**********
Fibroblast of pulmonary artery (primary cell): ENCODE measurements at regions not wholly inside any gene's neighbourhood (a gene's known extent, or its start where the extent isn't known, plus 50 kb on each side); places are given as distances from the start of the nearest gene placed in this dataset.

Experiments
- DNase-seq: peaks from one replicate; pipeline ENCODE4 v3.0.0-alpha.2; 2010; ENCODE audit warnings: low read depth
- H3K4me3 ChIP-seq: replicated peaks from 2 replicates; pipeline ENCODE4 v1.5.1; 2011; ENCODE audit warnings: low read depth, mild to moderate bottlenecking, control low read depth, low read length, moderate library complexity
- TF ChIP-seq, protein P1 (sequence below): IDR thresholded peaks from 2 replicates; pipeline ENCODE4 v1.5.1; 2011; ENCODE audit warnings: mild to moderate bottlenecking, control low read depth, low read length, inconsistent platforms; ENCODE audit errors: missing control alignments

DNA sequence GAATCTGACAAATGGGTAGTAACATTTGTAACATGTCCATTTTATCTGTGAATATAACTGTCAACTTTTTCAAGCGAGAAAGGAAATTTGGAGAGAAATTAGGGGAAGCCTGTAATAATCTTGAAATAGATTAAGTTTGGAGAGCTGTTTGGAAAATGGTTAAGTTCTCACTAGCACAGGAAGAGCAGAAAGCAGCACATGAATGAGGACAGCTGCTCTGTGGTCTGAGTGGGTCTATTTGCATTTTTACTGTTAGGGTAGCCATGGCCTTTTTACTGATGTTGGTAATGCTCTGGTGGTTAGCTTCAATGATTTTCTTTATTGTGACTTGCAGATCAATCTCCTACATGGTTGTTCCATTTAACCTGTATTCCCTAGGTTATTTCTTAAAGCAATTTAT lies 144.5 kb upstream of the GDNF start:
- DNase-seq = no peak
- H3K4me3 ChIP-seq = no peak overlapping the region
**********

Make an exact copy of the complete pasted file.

Fibroblast of pulmonary artery (primary cell): ENCODE measurements at regions not wholly inside any gene's neighbourhood (a gene's known extent, or its start where the extent isn't known, plus 50 kb on each side); places are given as distances from the start of the nearest gene placed in this dataset.

Experiments
- DNase-seq: peaks from one replicate; pipeline ENCODE4 v3.0.0-alpha.2; 2010; ENCODE audit warnings: low read depth
- H3K4me3 ChIP-seq: replicated peaks from 2 replicates; pipeline ENCODE4 v1.5.1; 2011; ENCODE audit warnings: low read depth, mild to moderate bottlenecking, control low read depth, low read length, moderate library complexity
- TF ChIP-seq, protein P1 (sequence below): IDR thresholded peaks from 2 replicates; pipeline ENCODE4 v1.5.1; 2011; ENCODE audit warnings: mild to moderate bottlenecking, control low read depth, low read length, inconsistent platforms; ENCODE audit errors: missing control alignments

DNA sequence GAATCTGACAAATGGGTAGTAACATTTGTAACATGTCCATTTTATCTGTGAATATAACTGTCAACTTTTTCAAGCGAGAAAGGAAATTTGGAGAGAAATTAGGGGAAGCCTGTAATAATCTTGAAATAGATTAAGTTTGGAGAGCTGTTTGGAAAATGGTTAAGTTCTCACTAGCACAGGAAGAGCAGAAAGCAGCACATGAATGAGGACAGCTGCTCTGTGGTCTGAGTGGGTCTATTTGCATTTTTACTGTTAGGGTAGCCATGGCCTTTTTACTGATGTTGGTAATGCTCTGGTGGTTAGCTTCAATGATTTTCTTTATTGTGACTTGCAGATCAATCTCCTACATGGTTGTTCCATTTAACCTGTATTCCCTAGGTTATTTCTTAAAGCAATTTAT lies 144.5 kb upstream of the GDNF start:
- DNase-seq = no peak
- H3K4me3 ChIP-seq = no peak overlapping the region